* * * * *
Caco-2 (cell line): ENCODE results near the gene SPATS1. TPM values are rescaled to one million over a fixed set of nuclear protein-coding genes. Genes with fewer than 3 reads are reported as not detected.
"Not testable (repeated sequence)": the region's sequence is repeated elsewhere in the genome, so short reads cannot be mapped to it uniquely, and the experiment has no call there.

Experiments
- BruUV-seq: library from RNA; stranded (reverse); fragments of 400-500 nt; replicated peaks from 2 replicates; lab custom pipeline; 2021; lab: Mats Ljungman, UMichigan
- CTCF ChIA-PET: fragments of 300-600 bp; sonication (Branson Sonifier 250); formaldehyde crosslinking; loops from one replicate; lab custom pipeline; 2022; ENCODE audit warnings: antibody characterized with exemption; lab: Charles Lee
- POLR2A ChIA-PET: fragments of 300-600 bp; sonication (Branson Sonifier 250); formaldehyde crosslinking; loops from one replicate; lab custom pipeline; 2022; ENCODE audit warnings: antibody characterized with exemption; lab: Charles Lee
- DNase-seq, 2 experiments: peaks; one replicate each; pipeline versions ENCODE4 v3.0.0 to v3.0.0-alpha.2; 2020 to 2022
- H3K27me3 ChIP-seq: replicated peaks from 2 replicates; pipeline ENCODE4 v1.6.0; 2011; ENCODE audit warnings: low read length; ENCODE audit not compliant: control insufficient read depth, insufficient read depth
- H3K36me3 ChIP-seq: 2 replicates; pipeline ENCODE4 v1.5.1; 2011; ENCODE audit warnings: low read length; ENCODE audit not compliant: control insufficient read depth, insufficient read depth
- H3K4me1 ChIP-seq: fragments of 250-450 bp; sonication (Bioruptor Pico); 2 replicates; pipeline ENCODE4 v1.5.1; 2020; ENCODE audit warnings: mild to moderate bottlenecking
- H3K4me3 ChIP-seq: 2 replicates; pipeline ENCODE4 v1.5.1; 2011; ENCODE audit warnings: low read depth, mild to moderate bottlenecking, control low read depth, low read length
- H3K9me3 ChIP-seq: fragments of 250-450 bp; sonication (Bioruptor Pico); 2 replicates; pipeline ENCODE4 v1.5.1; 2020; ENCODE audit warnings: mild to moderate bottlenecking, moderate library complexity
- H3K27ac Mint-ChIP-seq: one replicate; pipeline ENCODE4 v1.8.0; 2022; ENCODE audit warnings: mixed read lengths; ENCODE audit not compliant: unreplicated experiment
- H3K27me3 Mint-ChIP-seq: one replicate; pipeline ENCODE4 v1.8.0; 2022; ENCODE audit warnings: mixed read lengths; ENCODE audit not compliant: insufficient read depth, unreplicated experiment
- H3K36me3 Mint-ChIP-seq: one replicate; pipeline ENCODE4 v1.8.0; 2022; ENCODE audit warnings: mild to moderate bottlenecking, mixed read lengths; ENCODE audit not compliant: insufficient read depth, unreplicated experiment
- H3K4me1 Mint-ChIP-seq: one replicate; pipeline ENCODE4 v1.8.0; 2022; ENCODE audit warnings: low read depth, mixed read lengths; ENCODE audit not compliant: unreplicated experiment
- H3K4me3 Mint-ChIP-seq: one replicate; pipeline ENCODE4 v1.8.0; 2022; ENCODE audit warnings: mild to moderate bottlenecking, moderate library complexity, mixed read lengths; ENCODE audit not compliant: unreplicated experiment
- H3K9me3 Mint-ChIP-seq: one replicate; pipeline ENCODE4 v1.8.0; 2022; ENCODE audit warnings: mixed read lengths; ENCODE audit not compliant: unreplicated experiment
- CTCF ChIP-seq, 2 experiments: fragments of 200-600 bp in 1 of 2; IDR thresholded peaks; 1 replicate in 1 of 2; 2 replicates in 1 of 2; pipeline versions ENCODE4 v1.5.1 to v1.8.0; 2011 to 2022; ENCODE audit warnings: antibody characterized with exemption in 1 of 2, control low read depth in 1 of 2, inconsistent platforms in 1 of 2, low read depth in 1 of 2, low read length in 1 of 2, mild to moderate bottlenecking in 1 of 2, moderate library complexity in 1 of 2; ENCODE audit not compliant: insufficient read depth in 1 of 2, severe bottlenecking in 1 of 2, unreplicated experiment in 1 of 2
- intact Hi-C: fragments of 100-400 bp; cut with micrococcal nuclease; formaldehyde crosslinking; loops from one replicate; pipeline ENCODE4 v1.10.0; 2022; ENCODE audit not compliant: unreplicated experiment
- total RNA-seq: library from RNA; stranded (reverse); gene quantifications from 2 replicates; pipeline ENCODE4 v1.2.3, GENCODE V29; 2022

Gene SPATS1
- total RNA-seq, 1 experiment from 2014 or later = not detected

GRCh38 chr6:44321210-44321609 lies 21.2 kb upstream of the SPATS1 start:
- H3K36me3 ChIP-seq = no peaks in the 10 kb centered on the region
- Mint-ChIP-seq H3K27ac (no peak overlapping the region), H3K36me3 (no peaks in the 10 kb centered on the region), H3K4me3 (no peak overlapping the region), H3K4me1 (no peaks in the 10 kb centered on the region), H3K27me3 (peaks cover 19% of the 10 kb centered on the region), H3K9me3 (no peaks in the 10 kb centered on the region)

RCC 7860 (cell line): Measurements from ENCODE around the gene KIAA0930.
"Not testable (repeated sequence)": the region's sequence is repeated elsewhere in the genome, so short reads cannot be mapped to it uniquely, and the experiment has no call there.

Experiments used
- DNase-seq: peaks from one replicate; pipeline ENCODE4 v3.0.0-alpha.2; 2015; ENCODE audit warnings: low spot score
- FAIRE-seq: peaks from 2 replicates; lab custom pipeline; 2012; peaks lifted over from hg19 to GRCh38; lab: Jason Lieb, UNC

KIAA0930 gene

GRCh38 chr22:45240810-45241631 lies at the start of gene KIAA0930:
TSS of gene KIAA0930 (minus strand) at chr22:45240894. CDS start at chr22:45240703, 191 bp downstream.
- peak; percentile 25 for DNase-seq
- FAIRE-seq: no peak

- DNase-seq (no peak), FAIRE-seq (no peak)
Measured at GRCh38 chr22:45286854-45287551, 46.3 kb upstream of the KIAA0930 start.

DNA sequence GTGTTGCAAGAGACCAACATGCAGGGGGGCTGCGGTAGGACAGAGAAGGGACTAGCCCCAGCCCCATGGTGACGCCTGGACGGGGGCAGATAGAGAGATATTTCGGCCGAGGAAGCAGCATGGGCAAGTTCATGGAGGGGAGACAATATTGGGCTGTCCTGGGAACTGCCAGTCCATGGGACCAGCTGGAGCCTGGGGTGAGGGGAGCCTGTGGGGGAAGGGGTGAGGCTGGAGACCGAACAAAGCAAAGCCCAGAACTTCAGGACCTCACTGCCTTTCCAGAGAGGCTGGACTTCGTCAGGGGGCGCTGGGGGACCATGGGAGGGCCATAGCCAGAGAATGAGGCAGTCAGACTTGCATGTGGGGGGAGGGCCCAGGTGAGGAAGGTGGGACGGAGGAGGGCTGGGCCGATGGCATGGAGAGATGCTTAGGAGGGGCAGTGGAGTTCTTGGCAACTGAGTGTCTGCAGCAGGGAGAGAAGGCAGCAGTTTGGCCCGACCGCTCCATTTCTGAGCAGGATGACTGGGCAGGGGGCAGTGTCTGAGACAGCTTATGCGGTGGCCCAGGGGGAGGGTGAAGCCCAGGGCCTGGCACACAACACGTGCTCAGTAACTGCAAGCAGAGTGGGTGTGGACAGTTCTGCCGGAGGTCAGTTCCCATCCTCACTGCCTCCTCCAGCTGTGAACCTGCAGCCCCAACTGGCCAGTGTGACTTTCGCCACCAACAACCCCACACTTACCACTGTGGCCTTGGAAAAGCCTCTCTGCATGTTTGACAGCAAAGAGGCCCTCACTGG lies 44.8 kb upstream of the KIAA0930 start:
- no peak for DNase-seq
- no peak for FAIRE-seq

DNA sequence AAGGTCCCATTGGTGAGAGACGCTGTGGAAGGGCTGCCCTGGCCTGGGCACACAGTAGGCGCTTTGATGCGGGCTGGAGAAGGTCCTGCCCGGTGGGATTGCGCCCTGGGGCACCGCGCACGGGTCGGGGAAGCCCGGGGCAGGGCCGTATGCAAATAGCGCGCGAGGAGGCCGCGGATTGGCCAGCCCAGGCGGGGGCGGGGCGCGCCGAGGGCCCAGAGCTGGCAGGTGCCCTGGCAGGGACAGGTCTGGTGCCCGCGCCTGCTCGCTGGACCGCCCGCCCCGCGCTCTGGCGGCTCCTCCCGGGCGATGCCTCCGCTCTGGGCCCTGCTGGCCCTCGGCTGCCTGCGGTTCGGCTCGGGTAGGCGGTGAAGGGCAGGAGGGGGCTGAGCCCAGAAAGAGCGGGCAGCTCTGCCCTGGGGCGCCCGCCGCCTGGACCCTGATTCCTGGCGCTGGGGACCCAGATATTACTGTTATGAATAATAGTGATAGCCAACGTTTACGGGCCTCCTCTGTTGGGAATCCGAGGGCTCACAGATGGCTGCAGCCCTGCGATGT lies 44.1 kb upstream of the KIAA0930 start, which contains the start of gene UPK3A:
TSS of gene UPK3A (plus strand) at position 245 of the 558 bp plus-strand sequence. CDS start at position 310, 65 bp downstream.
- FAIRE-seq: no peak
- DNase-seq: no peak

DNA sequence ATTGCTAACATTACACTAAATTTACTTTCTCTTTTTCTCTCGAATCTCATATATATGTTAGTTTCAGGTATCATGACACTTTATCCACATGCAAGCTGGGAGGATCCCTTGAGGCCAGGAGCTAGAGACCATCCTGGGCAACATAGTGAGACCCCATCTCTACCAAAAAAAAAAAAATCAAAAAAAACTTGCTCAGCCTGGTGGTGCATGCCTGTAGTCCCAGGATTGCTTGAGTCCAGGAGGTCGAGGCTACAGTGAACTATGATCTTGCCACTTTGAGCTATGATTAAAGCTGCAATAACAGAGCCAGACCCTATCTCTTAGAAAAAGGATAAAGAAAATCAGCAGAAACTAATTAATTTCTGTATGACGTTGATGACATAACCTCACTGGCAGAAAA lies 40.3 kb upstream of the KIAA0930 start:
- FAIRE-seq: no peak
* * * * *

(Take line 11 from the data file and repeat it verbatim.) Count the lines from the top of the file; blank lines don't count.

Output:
- H3K4me3 ChIP-seq: 2 replicates; pipeline ENCODE4 v1.5.1; 2011; ENCODE audit warnings: low read depth, mild to moderate bottlenecking, control low read depth, low read length